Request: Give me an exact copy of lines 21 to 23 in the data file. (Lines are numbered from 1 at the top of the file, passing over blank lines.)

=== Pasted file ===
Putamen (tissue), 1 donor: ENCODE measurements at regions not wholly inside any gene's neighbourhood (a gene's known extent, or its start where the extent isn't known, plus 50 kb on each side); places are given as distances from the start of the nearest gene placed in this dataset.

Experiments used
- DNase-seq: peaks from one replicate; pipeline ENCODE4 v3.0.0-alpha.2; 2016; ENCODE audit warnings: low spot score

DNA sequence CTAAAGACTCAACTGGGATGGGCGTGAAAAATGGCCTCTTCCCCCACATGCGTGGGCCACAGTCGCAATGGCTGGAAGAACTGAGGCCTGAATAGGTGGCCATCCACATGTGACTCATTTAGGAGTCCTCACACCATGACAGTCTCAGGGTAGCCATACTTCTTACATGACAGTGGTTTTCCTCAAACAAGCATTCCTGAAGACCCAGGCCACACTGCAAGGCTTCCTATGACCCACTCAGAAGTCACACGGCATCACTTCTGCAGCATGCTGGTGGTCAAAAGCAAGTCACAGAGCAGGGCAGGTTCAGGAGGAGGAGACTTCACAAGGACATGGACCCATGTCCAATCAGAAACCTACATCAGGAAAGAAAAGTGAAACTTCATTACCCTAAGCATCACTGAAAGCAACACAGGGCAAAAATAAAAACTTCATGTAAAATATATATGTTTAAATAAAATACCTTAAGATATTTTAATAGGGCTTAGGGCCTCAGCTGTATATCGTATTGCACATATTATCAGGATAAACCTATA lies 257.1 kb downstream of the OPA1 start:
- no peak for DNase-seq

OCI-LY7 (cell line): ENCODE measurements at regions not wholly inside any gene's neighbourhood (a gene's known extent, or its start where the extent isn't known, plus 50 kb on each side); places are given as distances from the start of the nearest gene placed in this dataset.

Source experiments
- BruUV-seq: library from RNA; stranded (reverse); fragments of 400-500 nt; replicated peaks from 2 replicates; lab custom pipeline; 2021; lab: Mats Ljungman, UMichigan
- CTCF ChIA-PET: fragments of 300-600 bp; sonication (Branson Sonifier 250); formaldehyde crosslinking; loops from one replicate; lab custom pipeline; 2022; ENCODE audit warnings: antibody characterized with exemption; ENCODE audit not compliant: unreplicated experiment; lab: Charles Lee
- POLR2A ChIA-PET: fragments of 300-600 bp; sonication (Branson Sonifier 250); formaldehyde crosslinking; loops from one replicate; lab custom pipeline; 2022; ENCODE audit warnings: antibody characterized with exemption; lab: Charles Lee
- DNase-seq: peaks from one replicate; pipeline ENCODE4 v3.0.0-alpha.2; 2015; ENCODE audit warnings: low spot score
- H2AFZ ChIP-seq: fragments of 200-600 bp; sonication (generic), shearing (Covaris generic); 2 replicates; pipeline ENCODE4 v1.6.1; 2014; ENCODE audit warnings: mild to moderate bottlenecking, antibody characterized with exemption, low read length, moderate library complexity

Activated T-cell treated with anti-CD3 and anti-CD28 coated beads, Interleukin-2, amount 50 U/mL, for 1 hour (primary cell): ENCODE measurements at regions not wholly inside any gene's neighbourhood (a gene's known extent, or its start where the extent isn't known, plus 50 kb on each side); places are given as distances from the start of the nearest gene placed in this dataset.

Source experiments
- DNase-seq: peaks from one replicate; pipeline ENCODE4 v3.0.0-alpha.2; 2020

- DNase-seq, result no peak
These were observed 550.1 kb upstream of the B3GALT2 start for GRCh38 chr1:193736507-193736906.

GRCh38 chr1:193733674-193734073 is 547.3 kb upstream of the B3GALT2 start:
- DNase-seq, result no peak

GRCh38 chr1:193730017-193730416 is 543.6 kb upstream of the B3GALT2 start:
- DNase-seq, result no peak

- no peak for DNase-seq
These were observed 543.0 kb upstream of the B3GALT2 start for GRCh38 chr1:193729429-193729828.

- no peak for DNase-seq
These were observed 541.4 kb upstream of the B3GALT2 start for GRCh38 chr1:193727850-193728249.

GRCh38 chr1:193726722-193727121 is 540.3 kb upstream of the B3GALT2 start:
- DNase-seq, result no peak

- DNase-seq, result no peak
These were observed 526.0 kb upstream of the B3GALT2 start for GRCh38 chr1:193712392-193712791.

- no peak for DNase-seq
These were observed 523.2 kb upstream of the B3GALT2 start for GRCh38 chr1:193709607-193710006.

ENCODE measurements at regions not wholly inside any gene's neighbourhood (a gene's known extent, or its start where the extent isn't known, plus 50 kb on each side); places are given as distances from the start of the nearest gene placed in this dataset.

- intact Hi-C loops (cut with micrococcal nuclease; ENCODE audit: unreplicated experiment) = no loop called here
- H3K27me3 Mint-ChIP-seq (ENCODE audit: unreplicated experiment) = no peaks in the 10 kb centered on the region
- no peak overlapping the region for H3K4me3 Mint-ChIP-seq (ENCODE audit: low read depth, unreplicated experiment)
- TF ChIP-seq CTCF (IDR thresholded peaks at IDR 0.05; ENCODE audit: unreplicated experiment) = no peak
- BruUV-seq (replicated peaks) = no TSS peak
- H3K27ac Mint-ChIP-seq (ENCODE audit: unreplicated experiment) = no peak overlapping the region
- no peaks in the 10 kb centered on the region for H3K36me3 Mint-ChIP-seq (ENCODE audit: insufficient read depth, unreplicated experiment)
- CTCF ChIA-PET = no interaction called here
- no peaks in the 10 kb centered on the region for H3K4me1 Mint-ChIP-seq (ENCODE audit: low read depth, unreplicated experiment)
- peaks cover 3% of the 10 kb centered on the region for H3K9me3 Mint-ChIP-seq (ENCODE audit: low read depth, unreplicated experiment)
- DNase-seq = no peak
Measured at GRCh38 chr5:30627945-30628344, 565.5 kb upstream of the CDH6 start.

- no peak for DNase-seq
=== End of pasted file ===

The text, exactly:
- DNase-seq, result no peak

- no peak for DNase-seq
These were observed 543.0 kb upstream of the B3GALT2 start for GRCh38 chr1:193729429-193729828.